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Old 03-12-2013, 09:35 PM   #13
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My 950SM is in central CA, so the weather is very moderate. But when I get off work at 1am, and it's 35 degrees or less, it's real iffy on whether it is going to start or not. I've got a brand new Yuasa, we'll see whether it solves it or not.
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Old 03-13-2013, 02:53 AM   #14
kareblak OP
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Originally Posted by slackmeyer View Post
FWIW, the cold weather will actually make the battery keep it's charge longer, all things being equal. If your bike's charging system is doing its job (factoring in heated gear and all), the storage of the bike in cold weather won't hurt the battery. A cold battery doesn't have as much power to start a bike, but if it's a decent battery that was fully charged, and gets used every few weeks, you shouldn't need the battery tender.
That's true. And it will only be a couple of weeks (I hope) before the thermometer starts creeping over to the plus side (the happy side) of the Celsius scale.

Any protesters against this claim: The battery will be fine if I use it every day for a significant amount of time to charge the battery, and I have a really, really nice "excuse" to ride it as fast and often as I can?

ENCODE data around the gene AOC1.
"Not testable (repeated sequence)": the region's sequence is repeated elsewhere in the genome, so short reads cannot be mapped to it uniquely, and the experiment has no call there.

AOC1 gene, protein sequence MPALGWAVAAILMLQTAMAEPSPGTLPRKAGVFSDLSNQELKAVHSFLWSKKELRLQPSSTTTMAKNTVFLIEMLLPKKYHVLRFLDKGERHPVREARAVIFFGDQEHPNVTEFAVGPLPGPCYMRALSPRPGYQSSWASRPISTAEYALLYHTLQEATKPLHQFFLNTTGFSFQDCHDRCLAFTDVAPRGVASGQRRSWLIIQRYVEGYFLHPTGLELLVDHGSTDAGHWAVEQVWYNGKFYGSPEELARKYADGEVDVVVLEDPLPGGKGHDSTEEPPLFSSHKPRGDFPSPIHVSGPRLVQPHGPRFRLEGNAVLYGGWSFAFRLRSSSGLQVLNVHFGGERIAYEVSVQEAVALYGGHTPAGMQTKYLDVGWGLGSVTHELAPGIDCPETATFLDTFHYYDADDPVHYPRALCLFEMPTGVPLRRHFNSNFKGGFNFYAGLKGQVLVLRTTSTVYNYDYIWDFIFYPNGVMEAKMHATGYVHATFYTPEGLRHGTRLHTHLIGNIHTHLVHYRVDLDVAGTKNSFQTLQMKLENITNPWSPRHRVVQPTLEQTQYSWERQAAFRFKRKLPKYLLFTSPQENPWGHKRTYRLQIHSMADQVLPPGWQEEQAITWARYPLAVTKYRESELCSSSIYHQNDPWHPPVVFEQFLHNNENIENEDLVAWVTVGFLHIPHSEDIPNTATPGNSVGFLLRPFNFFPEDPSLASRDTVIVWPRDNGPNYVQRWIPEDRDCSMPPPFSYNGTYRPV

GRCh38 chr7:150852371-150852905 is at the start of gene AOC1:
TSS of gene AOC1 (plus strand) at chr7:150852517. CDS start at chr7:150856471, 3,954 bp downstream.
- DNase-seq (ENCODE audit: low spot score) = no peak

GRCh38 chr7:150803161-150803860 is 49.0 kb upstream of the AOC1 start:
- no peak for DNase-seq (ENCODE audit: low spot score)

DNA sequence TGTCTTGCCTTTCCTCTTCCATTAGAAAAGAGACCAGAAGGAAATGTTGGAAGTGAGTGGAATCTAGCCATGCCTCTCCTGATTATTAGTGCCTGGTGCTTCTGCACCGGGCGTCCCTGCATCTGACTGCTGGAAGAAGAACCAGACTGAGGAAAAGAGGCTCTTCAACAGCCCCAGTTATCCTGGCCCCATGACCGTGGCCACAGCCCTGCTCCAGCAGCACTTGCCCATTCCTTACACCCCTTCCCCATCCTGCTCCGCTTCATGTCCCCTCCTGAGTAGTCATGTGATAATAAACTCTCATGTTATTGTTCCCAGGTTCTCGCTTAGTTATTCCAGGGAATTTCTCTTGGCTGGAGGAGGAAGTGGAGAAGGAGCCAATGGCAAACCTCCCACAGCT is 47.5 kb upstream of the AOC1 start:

In that case: I like.
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Old 03-13-2013, 06:16 AM   #15
Orangecicle
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Originally Posted by kareblak View Post
That's true. And it will only be a couple of weeks (I hope) before the thermometer starts creeping over to the plus side (the happy side) of the Celsius scale.

Any protesters against this claim: The battery will be fine if I use it every day for a significant amount of time to charge the battery, and I have a really, really nice "excuse" to ride it as fast and often as I can?

In that case: I like.
You should be fine. Make sure you get adequate RPMs when using the bike so that the battery actually charges. Cranking the bike in the garage once a week won't really charge the battery without some RPMs.

The other thing to think about is oil. I believe the owner's manual speaks to which oil to use in which temperature. I use 10W-50 in all temperatures. In extreme cold, the manual might suggest you thin the oil out to a 5W or something like that. For me, Motorex 10W-50 works just fine down to 20 degrees F. No problems so far.